“Anti-Fascist News” has generated another round. Here is my “response to response to response to response.”
The exchange between anarchism and Marxism has been complex and ongoing, yet this idea that Marxism has infiltrated anarchism and that is why it has adopted socially left values is not just bizarre, it has zero basis in fact. Today, Marxist factions, as small and scattered as they are, are continually a socially conservatizing force and several steps behind in these struggles. This has always been true in older periods of Marxism where struggle is centrally set on a united working class along economic lines, not along lines of other oppressed identification.
I would agree that the focus of the Left has shifted over the past half century from a focus on class-based politics of the kind found in traditional Marxism to a focus on cultural politics. No argument there.
The idea is then proposed by neo-facists (sic) that the Frankfurt School completely reshaped all social struggles on every level so that anti-racism and anti-patriarchal struggles would supplement class struggle. The main purpose of this conspiracy theory is to create a narrative where by it is actually Jewish philosophers that have started this process and, therefore, must be only done for Jewish domination.
I would agree that the influence of the Frankfurt School has been very important in the shaping of the modern Left, though I reject the “Jewish conspiracy” explanation for this, or the view that roots of PC can be fully explained by Marxist influences. See here and here.
There are literally no Marxist academics or organizers that would agree with the radical right’s estimation of Marxism as the driving force towards social progress through the Frankfurt School.
See Martin Jay’s “The Dialectical Imagination.”
The KPD, the failed German Revolution, and the position of racism within their party is a history that fails to have a connection to modern anti-fascist organizing since the dynamics of state allied communist parties is past, but it does actually show the degree to which Marxism fails to address issues like racism, patriarchy, and queer liberation.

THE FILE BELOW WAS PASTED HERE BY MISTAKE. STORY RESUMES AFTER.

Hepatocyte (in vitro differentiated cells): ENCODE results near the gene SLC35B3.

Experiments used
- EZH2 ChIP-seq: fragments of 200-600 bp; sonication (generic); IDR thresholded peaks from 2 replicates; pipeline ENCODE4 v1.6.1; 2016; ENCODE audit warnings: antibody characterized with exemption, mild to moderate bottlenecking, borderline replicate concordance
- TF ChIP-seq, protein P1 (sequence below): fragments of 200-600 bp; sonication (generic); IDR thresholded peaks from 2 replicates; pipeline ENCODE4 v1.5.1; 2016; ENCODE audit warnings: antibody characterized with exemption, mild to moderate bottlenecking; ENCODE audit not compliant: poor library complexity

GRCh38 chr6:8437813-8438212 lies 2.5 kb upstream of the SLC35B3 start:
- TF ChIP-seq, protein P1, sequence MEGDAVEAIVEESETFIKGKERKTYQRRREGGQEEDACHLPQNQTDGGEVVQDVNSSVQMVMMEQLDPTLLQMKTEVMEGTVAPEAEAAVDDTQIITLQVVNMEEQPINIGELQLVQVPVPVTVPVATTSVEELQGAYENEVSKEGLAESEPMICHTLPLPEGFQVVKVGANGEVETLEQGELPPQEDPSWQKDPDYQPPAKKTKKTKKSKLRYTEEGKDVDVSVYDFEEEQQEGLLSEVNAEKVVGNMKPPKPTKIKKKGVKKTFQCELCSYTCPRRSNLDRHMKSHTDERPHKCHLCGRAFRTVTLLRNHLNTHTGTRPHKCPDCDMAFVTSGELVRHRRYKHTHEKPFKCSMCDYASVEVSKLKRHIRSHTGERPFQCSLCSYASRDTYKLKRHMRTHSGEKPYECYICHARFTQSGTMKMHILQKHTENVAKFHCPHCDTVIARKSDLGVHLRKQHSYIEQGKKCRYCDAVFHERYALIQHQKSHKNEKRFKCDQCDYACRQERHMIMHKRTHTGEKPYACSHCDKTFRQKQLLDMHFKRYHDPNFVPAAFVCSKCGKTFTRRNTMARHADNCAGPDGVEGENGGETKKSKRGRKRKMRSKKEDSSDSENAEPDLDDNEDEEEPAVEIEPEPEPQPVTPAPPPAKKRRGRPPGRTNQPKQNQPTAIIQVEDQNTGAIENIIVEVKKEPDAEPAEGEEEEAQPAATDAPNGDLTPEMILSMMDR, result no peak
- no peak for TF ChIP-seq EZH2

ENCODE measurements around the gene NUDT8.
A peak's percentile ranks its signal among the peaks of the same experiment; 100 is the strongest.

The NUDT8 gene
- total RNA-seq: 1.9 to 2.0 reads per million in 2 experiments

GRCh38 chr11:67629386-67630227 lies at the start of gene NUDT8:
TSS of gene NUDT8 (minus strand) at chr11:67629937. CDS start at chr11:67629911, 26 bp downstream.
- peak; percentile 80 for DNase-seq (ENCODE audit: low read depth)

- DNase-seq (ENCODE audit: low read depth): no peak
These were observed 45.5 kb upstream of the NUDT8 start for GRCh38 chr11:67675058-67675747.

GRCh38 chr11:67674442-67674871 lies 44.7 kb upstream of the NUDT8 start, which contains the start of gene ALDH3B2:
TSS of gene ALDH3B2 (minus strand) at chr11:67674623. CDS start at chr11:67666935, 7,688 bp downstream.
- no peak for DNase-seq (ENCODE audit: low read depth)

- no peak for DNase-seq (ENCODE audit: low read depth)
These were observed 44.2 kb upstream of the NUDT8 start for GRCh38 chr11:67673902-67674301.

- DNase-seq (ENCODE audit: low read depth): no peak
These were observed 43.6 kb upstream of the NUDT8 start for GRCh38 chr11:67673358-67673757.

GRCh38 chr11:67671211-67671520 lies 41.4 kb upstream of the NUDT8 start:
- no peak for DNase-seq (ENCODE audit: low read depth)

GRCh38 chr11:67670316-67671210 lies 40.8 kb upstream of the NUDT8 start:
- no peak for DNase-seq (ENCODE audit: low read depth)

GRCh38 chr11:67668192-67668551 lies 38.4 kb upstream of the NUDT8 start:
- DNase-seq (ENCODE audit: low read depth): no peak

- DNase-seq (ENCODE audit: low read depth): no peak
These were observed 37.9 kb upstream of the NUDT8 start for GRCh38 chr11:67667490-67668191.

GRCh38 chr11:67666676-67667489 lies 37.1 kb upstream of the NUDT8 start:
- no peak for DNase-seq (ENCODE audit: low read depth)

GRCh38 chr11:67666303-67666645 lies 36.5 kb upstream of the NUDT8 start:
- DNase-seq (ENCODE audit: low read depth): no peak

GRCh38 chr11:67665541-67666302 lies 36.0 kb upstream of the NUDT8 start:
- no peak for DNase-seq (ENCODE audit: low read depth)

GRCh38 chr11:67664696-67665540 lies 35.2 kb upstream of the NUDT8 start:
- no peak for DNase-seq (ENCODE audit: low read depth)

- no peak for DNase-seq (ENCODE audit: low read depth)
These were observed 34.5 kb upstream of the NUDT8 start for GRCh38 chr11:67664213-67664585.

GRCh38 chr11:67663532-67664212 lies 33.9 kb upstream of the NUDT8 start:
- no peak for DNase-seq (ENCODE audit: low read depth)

Ideologically, the anarchist project of modern times owes so little to Marxism in all the ways that most people understand Marxist theory. Marxism does not see the power dynamics that are central to interpersonally identified oppressions, such as race or gender, as foundational. Instead, economic relation act as the base to the larger superstructure by which other forms of oppression can rest alongside disparate pieces of culture. This runs counter to most contemporary anarchist’s conception of oppression, where anything beyond class struggle would have to be secondary.
And yet AFN seems to fall back on a “workerist” position which is arguably even more self-defeating that the normal “race/gender/gay” paradigm of the left-anarchists given that membership in unions is at an all-time low in the US (maybe AFN is not in the US), the transient nature of employment in a service industry-driven economy, and the fact that the few influential unions that are left are largely public sector unions whose employment interests are directly connected to the state.
National Anarchism seeks to build up the idea of the ethnic nation as a viable unit of identity and resistance, but we want to counter that notion with the idea that working class unity and broad community is both more functionally successful in terms of struggle and more inspiring to the human soul.
In the interests of clarity, I should point out that the argument I was making in my previous reply to “Anti-Fascist News” wasn’t about taking anyone’s side in the “Who’s most oppressed?” pissing contest as much as it was to point out the limitations of the approach to political theory and social criticism offered by the contemporary Left.